Android 4.2 Jelly Bean is officially upon us with tons of new bells and whistles, but one of the changes that’s been debated quite heavily is the new default user interface.
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From Android 3.0 Honey to Android 4.0, Google used a consistent UI where all notifications were location in the bottom-right corner. Apps were then quickly accessible in the upper-right corner. Now? Notifications come from a pulldown menu on the top of the screen, and apps are set up in a Favorites Tray at the bottom.
While not everyone is a fan of the new look, Google points back to the importance of having a consistent experience for Android users across all devices. Android User Experience Director Matias Duarte had this to say on Google+:
This new configuration is based on usability research we did on all of the different form factors and screen sizes that Android runs on. What mattered most of all was muscle memory — keeping the buttons where you expect them, no matter how you hold the device.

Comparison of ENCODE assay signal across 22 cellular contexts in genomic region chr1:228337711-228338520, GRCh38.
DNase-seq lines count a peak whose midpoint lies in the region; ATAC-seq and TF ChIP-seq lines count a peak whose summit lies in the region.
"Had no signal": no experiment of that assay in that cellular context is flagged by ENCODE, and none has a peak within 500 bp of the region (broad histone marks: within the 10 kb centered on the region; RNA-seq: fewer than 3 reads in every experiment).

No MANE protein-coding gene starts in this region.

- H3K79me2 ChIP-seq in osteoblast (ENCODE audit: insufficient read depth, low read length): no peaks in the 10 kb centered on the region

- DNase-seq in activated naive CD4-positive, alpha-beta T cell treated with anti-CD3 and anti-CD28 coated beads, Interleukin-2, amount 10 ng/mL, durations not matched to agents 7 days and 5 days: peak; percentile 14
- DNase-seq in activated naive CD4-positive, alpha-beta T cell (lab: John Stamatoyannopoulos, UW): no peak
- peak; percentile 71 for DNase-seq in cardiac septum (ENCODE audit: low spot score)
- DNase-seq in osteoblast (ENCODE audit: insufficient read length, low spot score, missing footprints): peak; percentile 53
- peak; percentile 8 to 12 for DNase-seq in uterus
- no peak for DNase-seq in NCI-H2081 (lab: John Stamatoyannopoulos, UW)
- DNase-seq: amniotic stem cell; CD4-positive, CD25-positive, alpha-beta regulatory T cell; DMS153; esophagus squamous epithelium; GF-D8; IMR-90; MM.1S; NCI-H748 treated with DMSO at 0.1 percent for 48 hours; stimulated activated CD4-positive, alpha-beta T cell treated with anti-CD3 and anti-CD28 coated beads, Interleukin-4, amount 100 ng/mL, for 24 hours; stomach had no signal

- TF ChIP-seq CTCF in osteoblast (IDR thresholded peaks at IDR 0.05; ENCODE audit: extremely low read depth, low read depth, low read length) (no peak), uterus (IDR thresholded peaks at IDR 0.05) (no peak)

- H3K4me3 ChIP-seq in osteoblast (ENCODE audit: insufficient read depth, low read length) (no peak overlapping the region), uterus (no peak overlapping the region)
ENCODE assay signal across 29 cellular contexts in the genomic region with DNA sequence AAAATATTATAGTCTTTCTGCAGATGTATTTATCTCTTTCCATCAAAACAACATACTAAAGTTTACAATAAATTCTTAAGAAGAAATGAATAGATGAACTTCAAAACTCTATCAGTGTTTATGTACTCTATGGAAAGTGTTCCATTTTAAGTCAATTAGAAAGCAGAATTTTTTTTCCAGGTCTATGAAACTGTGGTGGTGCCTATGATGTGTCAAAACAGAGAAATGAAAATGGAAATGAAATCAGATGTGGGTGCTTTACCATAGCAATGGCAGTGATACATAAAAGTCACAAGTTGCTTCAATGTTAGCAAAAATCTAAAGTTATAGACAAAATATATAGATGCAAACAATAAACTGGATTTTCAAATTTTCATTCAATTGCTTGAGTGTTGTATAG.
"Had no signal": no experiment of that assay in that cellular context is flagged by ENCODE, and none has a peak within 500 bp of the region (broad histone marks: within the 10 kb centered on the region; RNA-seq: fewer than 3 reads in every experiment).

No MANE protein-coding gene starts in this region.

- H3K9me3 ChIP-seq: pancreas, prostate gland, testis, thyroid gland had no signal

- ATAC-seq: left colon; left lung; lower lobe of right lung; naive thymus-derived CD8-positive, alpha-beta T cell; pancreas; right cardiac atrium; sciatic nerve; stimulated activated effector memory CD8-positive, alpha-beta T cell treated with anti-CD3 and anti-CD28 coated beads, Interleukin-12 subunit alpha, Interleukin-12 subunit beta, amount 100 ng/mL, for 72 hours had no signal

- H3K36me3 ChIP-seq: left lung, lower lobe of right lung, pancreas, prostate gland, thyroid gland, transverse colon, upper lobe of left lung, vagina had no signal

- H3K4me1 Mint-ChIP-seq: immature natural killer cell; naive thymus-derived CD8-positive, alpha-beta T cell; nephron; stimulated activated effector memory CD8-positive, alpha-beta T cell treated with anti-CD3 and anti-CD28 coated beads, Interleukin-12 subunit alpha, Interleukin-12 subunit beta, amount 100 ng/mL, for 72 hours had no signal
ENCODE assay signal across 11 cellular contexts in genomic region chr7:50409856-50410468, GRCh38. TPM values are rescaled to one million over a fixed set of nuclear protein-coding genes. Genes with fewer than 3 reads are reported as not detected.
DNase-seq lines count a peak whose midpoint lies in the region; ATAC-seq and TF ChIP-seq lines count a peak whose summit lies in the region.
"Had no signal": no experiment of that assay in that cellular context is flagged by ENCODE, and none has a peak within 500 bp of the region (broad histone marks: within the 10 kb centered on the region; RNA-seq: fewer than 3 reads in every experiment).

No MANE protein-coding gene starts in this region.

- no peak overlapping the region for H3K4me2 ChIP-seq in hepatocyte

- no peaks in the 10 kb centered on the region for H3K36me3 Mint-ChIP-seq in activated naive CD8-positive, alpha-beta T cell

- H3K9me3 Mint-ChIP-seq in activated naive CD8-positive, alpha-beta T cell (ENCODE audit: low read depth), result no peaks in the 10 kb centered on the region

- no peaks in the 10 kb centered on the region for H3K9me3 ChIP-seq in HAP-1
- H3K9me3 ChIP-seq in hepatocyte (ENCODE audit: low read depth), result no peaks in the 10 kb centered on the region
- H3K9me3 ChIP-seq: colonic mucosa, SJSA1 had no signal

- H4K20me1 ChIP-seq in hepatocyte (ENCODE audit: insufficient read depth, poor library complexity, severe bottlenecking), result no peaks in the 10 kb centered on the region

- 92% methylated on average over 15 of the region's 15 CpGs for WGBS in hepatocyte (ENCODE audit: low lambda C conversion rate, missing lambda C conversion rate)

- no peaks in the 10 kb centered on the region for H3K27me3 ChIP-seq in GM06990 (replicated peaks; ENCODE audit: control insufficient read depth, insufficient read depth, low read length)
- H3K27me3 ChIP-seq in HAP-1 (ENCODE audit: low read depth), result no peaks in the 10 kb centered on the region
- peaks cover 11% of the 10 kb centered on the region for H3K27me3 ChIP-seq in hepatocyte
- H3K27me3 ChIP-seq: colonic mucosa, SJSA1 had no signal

Phones are almost always used in portrait mode, flip sideways occasionally, and never go upside down. As screen sizes get larger, though, any which way goes. Imagine the frustration you’d feel if every time you picked up a tablet off the table “the wrong way up” you found yourself reaching for a home button that wasn’t where you expect it to be? That irritation adds up and over time like a tiny grain of sand in your shoe and undermines the rest of your experience.
The Jelly Bean system bar always keeps the same three buttons where you expect them. This happens dynamically for every screen size, up until you get to small handheld screens where stacking the bars in landscape mode would leave too little vertical space.
Duarte went on to discuss many different ways that consumers use Android tablets and how Google worked to accommodate everyone. The interface is designed to be equally accessible to left-handers and right-handers and to those who choose to use one hand or two hands.
If you still don’t like the UI? Never fear, third-party systems will spring up soon enough. After all, it’s Android, and we have options.